The Hospital Stay
What happens after the consultation?
We will keep your cat the same day as the consultation. A nuclear pharmacy in Seattle delivers the individual doses of I-131 later the same afternoon. I-131 is administered as a single subcutaneous injection. It can be injected under the skin anywhere on the body as only thyroid tissue absorbs I-131. Your cat will not feel pain or discomfort.
How long will my cat be in the hospital?
Once admitted for therapy, your cat cannot be discharged until its radiation exposure rate is at or below the level determined by the state. Cats will remain in the hospital as little as one night and as long as 10 nights. . The average stay is 2-3 nights, but after the consultation, when your cat’s dose has been determined using the lab work and the actual measurement of your cat’s thyroid glands, we will be able to give you an estimated discharge date range based on your cat's dose of 131I. Cats having high thyroid levels or very large thyroid tumors usually require larger iodine doses and therefore may need to remain hospitalized longer.
You must be able to pick up your cat on the day of their release; we do not have space available for boarding beyond the hospital stay. We are open for patient discharge Mon-Fri from 8:00 to 5:30(until 5:00 p.m at Tacoma location) and Saturdays from 8:00 to 4:00.
My cat does not do well away from home. What do you do to keep cats comfortable?
As a feline-only facility, we are accustomed to catering to feline needs.
- Since we see only cats, your cat will not be able to smell or see dogs, a common source of feline stress.
- Your cat is being cared for by doctors and staff that have specifically chosen to work with cats.
- Our hospital compartments are individually ventilated. All expired air is removed from the building. This decreases odors and stress pheromones as well as decreasing the incidence of infectious respiratory diseases.
- The nuclear ward is separate from the main hospital making it a "quiet zone".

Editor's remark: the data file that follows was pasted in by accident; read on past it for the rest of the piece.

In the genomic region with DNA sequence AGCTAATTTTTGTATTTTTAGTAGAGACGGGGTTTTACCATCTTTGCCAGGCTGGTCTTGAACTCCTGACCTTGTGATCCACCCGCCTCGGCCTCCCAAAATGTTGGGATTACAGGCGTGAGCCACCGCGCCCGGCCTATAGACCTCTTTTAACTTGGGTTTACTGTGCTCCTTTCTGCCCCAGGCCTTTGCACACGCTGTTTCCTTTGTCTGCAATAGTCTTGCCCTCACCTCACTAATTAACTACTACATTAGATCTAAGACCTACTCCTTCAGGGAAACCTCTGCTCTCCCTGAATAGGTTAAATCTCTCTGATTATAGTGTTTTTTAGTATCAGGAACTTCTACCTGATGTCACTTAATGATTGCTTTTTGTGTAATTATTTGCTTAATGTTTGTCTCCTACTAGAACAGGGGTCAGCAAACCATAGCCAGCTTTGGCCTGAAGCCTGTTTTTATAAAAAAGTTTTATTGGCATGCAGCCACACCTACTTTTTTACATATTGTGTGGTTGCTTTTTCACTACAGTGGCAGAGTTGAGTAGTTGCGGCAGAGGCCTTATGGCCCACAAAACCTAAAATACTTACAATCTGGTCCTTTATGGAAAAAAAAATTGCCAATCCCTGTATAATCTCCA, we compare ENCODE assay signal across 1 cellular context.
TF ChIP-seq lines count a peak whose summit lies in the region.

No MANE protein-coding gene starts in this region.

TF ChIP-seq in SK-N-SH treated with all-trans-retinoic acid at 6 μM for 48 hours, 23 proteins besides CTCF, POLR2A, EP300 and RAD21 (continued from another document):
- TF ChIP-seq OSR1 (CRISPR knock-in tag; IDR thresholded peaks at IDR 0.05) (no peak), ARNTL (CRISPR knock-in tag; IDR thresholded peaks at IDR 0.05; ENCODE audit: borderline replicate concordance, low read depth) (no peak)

- For especially nervous cats, we can provide a privacy curtain and/or a hiding box.
- We can also use Feliway, a feline pheromone, which has a calming affect for most cats.
- Fresh food and water are available at all times. Please inform us of any likes or dislikes or special dietary needs that your cat may have, so we can make their stay as comfortable as possible.
- No personal items are allowed to be with your cat, but rest assured that we do provide blankets and/or a bed. Your cat will tell us what they prefer.
- We also offer safe anti-anxiety medications for your cat daily.
May I visit my cat while it's in the hospital?
No; state regulations do not permit clients in the radiation ward. Toys, blankets, or dishes from home are also not permitted because they would become contaminated and create more radioactive waste to be disposed of.
How will I find out about my cat's condition while in the hospital?
We will call you daily between 9:00 and 10:00 a.m. during your cats’ hospitalization. Of course we will call you to discuss any problems or complications, should they occur.
When my cat is ready to come home, what do I have to do?
During the initial consultation, Dr. Vaughan will provide you with a timeline specifically tailored to your cat. Always transport your cat home in a carrier in case he/she chooses to urinate/defecate/vomit on the way home. If your cat will be traveling by plane, Dr. Vaughan will inform you at the initial exam when the anticipated discharge day will be. You will need to arrange the courier and the return flight. Charges for airfare and courier service will be taken care of by you.